Although Uganda freely accepts refugees, their new lives have been far from easy. Like most new arrivals, the twins went first to one of four massive, overcrowded refugee camps near the nation’s borders. Conditions there are harsh, resources few.

Situated near the center of the continent, Uganda is a magnet for refugees from the impoverished and war-torn countries all around. Unlike in many countries, refugees are free to leave camps and settle elsewhere, and life outside is little better. Those who leave usually go to the capital, Kampala, a city of 1.5 million, where a third of young adults are unemployed.

Like refugees worldwide, Jacob and Esau had big dreams. At first, they were among the lucky ones — they had a sponsor who paid for their schooling in South Sudan and again in Uganda, which like much of Africa, doesn’t offer free education. The school also provided them a place to live. They finished “senior six,” the equivalent of high school. But once they graduated, they were required to leave the school.

“We ended up on the street,” Esau said. “We had nowhere to sleep.”

At least back home they had a home, bed and friends, he said. On the street, there are only other desperate people. “They come and beat you and steal your property, just the little you have,” Esau said. “[In] truth, we just spent our nights in clubs.”

The twins hid in several of Kampala’s 24-hour nightclubs. “We [would] just go there, spend the night to be safe,” Esau explained. “It [was] just to survive, to not be arrested, to not be attacked by the robbers at night.”

Street life takes a toll. Now 19 years old, both Jacob and Esau battle depression and even thoughts of suicide.

“I keep blaming myself [or] my God,” Jacob confessed. “I don’t know whether God wants us to live in this way, to leave our parents. I don’t know whether this life is meant for us.”

But the streets also brought good news — a tip from other refugees.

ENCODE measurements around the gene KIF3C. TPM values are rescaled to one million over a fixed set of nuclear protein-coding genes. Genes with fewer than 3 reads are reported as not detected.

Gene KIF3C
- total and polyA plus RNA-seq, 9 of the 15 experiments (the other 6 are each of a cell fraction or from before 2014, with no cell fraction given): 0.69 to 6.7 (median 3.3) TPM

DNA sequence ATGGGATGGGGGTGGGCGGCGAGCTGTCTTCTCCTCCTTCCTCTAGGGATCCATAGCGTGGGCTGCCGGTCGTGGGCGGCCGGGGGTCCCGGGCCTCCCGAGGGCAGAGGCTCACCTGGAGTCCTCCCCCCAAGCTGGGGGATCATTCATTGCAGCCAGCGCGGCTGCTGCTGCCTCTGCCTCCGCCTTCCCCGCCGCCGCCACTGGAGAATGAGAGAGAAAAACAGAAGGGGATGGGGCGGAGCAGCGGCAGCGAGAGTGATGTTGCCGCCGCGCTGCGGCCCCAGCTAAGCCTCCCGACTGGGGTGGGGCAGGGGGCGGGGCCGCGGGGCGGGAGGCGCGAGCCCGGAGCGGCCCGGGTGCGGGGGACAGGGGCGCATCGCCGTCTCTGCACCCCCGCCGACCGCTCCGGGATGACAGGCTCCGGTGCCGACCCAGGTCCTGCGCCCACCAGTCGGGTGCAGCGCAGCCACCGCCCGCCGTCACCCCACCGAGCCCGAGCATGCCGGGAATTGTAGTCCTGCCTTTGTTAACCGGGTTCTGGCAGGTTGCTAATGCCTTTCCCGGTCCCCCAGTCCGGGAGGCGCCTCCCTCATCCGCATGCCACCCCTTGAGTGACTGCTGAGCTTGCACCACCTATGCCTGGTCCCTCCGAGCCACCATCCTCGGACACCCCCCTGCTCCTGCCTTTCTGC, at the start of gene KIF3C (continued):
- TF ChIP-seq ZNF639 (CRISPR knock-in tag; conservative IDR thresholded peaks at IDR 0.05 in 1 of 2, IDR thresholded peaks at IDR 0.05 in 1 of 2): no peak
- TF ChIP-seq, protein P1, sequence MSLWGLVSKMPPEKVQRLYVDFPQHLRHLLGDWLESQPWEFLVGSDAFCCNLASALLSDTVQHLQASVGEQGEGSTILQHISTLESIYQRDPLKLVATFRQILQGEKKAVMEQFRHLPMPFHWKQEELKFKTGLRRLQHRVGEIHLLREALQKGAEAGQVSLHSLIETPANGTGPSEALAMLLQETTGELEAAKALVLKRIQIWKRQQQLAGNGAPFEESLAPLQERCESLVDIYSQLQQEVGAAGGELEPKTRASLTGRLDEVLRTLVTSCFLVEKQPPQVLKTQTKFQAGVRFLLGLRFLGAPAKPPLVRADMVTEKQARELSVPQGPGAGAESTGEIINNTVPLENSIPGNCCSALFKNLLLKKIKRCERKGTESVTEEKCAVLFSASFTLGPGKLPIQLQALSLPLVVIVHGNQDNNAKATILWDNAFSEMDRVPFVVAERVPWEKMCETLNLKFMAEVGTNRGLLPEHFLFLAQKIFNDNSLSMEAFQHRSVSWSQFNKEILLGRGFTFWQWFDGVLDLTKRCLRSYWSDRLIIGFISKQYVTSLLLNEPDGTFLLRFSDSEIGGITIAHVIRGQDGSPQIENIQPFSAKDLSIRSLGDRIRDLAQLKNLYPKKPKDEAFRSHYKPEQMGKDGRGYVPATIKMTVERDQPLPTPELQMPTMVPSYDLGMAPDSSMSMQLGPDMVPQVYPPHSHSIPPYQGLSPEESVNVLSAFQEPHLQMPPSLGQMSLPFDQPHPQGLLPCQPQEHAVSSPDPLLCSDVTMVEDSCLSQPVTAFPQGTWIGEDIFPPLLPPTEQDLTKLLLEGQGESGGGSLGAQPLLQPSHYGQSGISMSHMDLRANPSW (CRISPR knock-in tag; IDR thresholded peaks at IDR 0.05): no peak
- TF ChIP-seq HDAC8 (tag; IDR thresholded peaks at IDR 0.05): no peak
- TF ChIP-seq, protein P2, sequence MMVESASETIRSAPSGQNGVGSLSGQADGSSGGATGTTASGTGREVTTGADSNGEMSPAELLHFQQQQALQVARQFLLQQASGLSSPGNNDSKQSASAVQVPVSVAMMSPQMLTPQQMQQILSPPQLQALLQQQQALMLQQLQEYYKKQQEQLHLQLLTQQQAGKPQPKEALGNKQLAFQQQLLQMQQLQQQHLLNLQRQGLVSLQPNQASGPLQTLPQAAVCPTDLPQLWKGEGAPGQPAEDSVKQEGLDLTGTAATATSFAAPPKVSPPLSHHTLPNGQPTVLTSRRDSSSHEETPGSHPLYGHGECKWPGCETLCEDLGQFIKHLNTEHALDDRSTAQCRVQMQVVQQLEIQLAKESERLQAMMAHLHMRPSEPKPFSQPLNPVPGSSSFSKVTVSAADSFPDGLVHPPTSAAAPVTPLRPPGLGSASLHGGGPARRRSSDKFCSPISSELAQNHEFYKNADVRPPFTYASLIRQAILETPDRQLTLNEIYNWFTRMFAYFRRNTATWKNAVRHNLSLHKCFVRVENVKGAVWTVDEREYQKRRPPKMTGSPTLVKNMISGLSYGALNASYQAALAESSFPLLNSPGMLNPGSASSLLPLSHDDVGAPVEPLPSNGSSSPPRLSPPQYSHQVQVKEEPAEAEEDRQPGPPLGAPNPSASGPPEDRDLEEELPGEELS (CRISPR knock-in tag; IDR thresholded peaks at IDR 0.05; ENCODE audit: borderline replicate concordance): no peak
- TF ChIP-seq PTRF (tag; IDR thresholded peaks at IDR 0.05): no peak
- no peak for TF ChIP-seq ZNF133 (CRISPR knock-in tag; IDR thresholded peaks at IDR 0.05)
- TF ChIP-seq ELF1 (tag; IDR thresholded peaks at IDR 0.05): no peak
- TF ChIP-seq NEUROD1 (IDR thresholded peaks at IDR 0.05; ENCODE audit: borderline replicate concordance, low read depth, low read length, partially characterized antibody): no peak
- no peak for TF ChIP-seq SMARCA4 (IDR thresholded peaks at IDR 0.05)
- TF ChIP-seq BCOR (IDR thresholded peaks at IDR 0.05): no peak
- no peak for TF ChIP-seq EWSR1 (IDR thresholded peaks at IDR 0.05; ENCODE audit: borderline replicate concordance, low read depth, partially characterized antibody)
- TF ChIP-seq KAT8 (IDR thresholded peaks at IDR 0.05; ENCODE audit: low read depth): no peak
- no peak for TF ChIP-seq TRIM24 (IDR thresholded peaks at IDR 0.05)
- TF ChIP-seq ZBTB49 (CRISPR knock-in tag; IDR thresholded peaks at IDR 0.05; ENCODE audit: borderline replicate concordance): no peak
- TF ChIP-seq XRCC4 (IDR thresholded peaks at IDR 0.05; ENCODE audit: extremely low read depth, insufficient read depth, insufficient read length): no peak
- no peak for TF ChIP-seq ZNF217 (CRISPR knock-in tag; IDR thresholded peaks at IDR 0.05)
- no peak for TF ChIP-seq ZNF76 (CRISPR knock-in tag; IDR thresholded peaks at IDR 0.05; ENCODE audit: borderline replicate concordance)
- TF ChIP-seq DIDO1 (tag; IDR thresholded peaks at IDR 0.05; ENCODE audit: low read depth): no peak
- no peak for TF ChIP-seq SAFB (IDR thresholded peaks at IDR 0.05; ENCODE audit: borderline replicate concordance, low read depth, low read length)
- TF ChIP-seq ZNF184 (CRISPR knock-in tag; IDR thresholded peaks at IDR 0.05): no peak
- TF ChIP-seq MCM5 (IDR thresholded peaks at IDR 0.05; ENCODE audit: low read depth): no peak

“They told us, ‘There’s some place called Refuge & Hope,’” Esau said. “Let’s go there and have fun with the youth there, and we found ourselves at Refuge & Hope.”

Ironically, the ministry was founded in 2004 by Jade and Shelah Acker to rescue nine child soldiers and street children from what is now South Sudan. Now the Ackers and their 50-member staff offer emergency assistance and other services to all refugees.

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Life for urban refugees is challenging. Without a home or parental support, Jacob and Esau found themselves hanging out in clubs and bars to stay safe at night.

Although Refuge & Hope is not a shelter, its social workers help refugees resettle. It provides crisis counseling, job training, English classes, life skills, business classes — a full menu of services to help refugees find their way and hold onto their dreams.

Refugees get help finding a job, housing and social services. The center sponsors young children in local schools and offers GED certification to older ones. At the heart of the ministry is a broad curriculum that teaches adults English, employable skills, entrepreneurship, business finance, practical life skills and more. Approximately 1,000 students enroll each year in classes at Refuge & Hope.

The refugees who flock to the ministry often bring children, and some children arrive unaccompanied. “Somehow the children kept coming to my office,” recalled Haryet Hamony, who handled the center’s finances at the time. “They called it the [youth] office. I got less done.”

“I talked to Jade and Shelah, and we decided to have a program for the youth in the afternoons,” said Hamony, who now is youth director. “I would do the finance in the morning and then have the youth group in the afternoon. Since then, we’ve never looked back.” The youth meet every day after school, giving them a safe place and a social network. There are 80 involved now, Hamony said, and range in age from about 12 to 24.